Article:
Will the Checkboxes for Lead Generation be in both Thrive Architect and Thrive Leads? I think it’s important, because the subscribers also maybe have to accept that their data will be sent to my Newsletter Provider. This Checkbox has to be checked, otherwise they can’t sign up. I hope this will be part of both plugins until 24th May 18.

    • Shane Melaugh says:

      Yes, the lead generation element is where the checkbox will apply and that element is the same in Thrive Architect and Thrive Leads.

  • shashank says:

    Thanks, a lot shane for sharing this.

  • Gerfried says:

    Hi Shane,

    I’ve been talking to Activecampaign support about how to prove that a subscriber actually subscribed. My subscribers show up as having subscribed with IP address, which, of course, doesn’t prove anything. Support says that’s what is shown when the API connection is used.

    So my question is: Is this going to change? Is Thrive going to pass on the subscriber’s IP address via the API? How else are we going to be able to prove someone subscribed?


    • Henning says:

      Gerfried, the problem also applies if you use html connection.

      It is a problem with Active Campaign. It seems to me this happens: if someone enters the email list a second time, for another freebie for example, the date and the ip is overwritten with the new date and a senseless IP.

      I “fixed” this for now using a separate list for the newsletter but still if someone singns up for the newsletter again the problem would be the same.

      I think this is not a Thrive problem … I am currently on this with the AC support. Hopefully they will find a solution soon.

      • Gerfried says:

        Hi Henning,

        Thanks. According to my results, it’s both:
        If the API is used, AC always records (which is useless).
        I’ve switched to HTML forms which works fine in general, but every once in a while, I still get again, which makes zero sense.

        It’s possible your explanation is the reason. However (and this, in my opinion, is a big No-Go) I have no way of verifying that: Apparently AC overwrites all records that exist for a subscriber if they re-subscribe, so unless I export my accounts every day, I can’t even check for this mistake later on. I’ve also reported this as a bug, and was very annoyed with AC support trying to brush me off. I have emails that just make you wonder whether they have their tech under control and whether they care about helping their customers.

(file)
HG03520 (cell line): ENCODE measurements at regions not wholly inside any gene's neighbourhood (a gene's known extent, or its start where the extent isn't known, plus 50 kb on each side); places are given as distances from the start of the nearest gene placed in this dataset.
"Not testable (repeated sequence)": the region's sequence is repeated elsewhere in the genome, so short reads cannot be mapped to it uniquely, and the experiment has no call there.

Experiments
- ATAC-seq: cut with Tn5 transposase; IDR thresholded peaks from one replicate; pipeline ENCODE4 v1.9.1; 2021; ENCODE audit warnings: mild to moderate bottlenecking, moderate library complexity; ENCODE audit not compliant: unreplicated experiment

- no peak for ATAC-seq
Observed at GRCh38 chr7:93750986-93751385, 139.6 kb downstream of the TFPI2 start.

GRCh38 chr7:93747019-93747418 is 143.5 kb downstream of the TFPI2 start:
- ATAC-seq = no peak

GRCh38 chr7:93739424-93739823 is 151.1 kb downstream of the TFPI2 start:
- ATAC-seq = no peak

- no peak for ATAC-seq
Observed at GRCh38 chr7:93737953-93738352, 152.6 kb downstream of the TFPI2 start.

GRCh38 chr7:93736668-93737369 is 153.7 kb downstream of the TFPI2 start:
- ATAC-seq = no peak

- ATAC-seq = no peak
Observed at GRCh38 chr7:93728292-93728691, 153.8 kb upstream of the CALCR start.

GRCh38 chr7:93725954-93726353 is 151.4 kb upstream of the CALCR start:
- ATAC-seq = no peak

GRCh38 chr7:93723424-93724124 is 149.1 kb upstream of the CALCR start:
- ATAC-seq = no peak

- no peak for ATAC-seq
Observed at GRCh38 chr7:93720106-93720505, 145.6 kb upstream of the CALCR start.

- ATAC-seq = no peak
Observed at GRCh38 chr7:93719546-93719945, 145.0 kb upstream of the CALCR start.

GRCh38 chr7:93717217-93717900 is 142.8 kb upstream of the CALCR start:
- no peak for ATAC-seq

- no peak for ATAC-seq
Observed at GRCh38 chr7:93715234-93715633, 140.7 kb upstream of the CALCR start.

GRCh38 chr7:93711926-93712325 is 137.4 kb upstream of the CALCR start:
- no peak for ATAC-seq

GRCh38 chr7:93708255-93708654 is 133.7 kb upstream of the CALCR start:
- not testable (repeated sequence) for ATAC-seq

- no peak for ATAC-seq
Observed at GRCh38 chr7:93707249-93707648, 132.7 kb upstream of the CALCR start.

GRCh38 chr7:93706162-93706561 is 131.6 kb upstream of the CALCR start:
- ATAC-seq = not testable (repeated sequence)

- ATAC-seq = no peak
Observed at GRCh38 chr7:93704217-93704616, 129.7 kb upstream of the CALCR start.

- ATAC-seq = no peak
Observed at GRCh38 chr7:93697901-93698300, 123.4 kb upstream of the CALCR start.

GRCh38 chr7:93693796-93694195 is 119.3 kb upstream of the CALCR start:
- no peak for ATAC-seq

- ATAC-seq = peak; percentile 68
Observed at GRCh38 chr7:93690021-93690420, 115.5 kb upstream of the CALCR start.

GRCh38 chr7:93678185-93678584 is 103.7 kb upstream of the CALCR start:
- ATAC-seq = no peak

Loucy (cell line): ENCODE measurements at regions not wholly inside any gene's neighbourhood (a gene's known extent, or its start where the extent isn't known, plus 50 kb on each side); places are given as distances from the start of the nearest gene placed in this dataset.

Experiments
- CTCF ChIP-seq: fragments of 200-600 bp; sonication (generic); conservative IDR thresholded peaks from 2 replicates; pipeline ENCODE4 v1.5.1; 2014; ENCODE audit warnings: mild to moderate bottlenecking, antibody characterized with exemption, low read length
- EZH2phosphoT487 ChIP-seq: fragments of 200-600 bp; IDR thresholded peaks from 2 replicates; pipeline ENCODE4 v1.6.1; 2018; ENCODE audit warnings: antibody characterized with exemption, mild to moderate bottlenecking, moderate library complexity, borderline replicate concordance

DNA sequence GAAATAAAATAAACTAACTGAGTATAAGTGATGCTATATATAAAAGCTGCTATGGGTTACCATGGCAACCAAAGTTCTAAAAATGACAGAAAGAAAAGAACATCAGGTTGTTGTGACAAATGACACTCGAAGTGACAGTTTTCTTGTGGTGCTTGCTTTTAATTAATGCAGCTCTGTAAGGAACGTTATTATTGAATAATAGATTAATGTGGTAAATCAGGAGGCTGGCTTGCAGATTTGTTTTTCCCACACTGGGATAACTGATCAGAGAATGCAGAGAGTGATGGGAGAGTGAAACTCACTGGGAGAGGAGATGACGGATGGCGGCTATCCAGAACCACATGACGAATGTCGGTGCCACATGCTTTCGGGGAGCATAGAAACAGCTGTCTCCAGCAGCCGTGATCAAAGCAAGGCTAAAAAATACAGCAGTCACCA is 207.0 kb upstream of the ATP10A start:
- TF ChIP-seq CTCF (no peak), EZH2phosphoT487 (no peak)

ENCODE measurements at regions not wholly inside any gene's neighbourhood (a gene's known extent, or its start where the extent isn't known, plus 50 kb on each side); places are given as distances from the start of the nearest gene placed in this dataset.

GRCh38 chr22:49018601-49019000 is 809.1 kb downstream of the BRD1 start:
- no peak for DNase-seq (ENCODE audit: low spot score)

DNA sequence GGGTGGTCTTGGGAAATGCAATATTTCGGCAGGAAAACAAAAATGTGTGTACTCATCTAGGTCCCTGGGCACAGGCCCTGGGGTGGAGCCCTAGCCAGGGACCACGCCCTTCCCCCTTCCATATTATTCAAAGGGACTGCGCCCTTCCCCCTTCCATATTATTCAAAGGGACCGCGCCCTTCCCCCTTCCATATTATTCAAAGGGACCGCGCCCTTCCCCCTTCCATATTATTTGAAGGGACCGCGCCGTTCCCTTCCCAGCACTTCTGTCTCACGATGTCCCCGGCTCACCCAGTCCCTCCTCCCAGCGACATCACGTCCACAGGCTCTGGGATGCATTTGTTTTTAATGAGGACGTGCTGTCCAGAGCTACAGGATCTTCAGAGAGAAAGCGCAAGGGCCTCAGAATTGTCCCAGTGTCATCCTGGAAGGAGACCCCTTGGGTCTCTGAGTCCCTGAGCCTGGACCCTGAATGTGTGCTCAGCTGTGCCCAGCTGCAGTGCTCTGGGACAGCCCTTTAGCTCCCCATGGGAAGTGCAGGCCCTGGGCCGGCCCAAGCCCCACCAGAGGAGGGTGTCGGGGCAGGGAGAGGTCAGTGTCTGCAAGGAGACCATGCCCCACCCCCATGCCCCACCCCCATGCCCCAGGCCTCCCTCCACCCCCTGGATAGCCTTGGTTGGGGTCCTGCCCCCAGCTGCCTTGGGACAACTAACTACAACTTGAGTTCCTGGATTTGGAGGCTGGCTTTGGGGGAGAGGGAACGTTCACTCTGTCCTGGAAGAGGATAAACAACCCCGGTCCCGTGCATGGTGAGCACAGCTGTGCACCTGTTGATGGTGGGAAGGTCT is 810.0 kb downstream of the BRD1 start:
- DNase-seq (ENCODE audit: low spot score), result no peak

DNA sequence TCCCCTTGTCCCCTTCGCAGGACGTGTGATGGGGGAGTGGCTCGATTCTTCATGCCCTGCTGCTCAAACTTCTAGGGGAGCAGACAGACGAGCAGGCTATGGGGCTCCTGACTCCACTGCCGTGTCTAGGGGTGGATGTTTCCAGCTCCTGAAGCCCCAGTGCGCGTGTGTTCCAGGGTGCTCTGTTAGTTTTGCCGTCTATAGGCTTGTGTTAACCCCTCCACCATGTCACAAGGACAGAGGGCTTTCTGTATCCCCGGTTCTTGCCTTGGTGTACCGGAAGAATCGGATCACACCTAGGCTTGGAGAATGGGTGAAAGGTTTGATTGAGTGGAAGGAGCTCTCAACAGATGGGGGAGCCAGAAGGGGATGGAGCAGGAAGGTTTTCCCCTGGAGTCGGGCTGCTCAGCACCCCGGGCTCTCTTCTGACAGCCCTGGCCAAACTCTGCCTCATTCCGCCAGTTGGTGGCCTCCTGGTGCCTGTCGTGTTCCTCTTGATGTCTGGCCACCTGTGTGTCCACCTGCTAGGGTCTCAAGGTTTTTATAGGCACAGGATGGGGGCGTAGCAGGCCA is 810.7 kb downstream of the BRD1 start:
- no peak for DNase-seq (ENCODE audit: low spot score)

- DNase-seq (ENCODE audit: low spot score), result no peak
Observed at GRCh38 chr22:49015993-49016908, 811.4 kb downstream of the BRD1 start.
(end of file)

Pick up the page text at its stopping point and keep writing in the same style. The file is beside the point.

I got rid of my freebies so I only have one list and one way of subscribing anyway.

        I’m thinking about moving to a different newsletter provider (once again)…

  • Raul says:

    Where will coming the upgrade?

  • Would it be possible to have an option to say “never store opt-in information” in Thrive Leads? This way I know Thrive only passed data to the email marketing service and I don’t have any personal data stored on my wordpress server. Is this technically possible?

    • Henning says:

      You would still have personal data on your server. As soon as someone enters the website the IP will be stored on your server.

      You just have to sign a compliance agreement with your hosting provider and all data stored on your server (including data from Thrive plugins) would be covered.

      Since you would still have to do that with you hosting provider ther is no need for such feature .. it wouldn’t change anything on your side.

  • Jeni B says:

    I don’t have the time or energy to hassle with jumping through extra hoops, so I’m simply not going to consider myself an “early adopter” of GDPR compliance. In 6 months or so, when all the various tech tools I’m using on my site have upped their game and can help me achieve compliance more easily, I’ll revisit becoming compliant. For now, I’m simply opting out of compliance by blocking EU + UK visitors from my site.